Depending on the image, the process can be quite complicated, and itis based on the identification of zones with very different lighting levels, a "local development" of each area and a composition (zone mapping) that produces a credible merging of all areas.
The result is, in many cases, too artificial, due to the forced processing of some areas. In case of colour pictures, this effect can be too visible - but this might be the desired output, as an artistic expression.
To perform this complex process you may find specific applications or plug-ins for most usual photo editors.
But there is a simple alternative, that might be enough in many cases to recall information from burned or dark areas in your pictures: the "fake" HDR... its main advantage is its simplicity; it can be done with most edition programs with basic layer handling...
Work with GIMP
Open your picture. Preliminarily, any picture can do, but you will see a stronger effect in images with high contrast, to begin with. In the layers auxiliary window, duplicate the layer (right click on the miniature, then "Duplicate layer..."). You will see two miniatures now, one per layer.
On the top layer (set it to active, it will be high-lighted in blue), choose the command "Image - colors - desaturate". GIMP will show a black and white image of your original picture, based on illumination levels (well, in fact, on the distance of each point colour to the pure white, but that's another history...). Here you get the basic lighting information of your picture.
Next step is to invert this top layer, by choosing "Image - Invert". Obviously, you will see an inverted version of your image. You will not see the original one, since you are working on the top layer.
Then, apply a slight blur. This is an option, but it helps in softening contours in the final image. Go to "Filters - Blur... - Gaussian blur..." and select a small radius - not more than 3 to 5 points.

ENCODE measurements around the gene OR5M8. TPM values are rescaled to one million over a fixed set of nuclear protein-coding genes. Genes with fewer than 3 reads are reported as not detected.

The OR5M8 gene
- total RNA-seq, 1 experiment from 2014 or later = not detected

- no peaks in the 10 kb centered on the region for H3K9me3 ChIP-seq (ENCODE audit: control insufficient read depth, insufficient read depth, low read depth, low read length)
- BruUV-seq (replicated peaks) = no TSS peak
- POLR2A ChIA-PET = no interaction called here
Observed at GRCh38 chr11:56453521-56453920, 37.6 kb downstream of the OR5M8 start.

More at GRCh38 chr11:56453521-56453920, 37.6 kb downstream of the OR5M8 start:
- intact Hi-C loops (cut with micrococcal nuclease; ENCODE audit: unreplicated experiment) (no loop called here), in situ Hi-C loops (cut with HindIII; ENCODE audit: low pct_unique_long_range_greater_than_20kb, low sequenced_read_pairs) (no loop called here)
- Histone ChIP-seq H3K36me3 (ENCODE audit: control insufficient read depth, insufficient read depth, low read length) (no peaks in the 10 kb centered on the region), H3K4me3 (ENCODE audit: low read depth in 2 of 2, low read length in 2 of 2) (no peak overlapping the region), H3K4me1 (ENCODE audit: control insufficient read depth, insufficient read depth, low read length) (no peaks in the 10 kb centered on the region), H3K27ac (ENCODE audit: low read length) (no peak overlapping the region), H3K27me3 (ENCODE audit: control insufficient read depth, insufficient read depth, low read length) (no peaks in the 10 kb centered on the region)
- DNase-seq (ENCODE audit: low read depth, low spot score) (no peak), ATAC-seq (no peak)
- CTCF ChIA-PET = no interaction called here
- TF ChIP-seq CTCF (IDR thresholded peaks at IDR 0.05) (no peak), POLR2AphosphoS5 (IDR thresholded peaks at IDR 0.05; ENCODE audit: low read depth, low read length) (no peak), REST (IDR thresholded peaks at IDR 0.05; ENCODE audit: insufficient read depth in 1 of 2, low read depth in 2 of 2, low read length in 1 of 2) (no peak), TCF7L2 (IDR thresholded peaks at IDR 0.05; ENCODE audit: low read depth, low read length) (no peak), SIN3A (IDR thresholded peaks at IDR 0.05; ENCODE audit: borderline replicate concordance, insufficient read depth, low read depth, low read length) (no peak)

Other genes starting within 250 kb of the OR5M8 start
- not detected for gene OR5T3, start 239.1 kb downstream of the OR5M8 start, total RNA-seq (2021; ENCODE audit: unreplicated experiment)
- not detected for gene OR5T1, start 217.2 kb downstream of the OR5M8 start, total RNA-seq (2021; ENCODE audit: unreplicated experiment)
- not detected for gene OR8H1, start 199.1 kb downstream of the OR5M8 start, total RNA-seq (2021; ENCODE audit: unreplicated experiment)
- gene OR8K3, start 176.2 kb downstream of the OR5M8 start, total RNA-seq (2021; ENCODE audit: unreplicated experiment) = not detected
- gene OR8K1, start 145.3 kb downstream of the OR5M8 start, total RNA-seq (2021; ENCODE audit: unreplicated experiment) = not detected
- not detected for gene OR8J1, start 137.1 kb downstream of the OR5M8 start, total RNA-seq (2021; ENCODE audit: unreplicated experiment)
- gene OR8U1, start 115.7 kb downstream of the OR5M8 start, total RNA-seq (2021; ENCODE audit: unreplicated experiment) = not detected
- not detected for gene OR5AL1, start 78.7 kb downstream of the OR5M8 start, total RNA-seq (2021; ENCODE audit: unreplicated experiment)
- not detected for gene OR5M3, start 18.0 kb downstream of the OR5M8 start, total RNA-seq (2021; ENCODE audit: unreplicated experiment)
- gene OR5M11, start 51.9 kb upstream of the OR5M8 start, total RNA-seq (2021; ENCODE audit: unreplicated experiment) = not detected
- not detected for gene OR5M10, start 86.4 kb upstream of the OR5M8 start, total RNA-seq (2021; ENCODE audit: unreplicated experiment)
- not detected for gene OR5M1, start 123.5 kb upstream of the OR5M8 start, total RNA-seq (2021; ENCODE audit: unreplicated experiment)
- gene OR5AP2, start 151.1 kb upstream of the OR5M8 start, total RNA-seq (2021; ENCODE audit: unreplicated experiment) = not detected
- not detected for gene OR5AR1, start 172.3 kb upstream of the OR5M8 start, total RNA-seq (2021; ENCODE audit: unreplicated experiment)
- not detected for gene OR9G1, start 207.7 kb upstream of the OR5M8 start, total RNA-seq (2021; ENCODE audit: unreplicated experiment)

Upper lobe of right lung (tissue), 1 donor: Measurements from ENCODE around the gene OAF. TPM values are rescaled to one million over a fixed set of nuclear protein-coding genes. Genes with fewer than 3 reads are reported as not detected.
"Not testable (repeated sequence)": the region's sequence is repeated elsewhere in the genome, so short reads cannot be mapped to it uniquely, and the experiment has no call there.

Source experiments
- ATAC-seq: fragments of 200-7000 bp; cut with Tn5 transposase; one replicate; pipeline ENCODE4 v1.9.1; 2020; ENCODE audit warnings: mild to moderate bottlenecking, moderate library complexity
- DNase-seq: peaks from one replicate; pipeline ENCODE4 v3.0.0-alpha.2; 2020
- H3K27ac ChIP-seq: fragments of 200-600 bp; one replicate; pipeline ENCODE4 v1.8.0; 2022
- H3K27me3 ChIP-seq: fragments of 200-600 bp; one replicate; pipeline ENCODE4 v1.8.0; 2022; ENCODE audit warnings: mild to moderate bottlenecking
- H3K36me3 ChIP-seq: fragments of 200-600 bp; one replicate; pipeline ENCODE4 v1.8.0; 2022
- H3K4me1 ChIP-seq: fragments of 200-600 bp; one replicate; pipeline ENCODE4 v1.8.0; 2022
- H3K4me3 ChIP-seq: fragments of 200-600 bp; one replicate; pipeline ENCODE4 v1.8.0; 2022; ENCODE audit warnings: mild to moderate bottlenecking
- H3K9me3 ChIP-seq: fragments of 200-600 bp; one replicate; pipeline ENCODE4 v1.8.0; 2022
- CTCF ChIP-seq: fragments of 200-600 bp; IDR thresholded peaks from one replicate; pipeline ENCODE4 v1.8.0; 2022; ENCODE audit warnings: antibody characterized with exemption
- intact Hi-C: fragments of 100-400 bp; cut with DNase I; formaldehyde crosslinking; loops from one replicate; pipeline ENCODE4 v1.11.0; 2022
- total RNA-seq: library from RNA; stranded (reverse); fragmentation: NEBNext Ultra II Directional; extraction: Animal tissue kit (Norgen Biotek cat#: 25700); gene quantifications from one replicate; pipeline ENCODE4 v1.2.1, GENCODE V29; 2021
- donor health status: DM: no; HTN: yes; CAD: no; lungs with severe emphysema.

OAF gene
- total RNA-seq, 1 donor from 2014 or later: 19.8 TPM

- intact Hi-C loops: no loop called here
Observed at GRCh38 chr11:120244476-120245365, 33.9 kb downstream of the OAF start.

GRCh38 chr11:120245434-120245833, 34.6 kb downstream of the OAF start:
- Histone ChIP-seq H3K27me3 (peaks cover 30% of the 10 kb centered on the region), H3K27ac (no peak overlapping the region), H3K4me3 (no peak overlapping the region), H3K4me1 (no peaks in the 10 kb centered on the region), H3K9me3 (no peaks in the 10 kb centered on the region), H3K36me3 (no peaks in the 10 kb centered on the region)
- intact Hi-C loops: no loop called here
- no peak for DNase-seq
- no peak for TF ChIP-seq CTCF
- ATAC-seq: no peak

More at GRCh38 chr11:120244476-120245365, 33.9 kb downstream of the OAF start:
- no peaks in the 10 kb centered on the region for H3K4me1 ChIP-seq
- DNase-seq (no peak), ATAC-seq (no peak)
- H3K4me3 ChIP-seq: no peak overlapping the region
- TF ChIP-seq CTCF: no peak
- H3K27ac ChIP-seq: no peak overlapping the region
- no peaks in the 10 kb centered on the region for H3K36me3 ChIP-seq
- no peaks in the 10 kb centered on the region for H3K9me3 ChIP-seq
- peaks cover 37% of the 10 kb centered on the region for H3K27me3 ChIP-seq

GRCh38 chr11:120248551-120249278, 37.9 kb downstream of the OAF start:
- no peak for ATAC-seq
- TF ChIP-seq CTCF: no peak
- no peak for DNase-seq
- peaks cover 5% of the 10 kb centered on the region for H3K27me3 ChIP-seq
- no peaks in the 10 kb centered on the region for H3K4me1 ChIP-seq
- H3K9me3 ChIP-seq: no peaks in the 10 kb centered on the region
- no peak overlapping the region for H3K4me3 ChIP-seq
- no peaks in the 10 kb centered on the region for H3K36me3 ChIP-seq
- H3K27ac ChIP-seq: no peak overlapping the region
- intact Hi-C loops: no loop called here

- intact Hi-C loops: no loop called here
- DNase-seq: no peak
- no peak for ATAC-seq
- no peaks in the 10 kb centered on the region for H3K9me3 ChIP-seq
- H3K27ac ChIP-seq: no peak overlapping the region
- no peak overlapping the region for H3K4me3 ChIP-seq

Now to the critical step, you will mix this layer with the lower one. What you want is to use the lighting information on the above layer to modify the lower one. So that bright areas in top (remember, inverted mage: those were dark areas in bottom) will brighten a bit in the final image, and dark areas in top will darken the burned areas of the original image.
To do so, you have to choose "Lighten only", which basically does what I described above.
Next step will be to flatten the two layers into one, in order to save the picture as JPG file, for example. You can do this again with a right click on the miniature, in the layers' window.
If your image has a lot of colour, result may look unreal. You may graduate the effect of this technique my lowering the opacity of the top layer, prior to flattening.
You can apply some curves adjustment, too, to recover some of the contrast that you will probably loose with this process. Try a soft "S" shape adjustment.
Anyway, it is important to remark that this process is useful only if the source image still keeps some image information in burned or dark areas - if those areas are pure white or black, you will just get some dull grey areas...
Originally posted on Mar 7th 2012 (Over-Blog)
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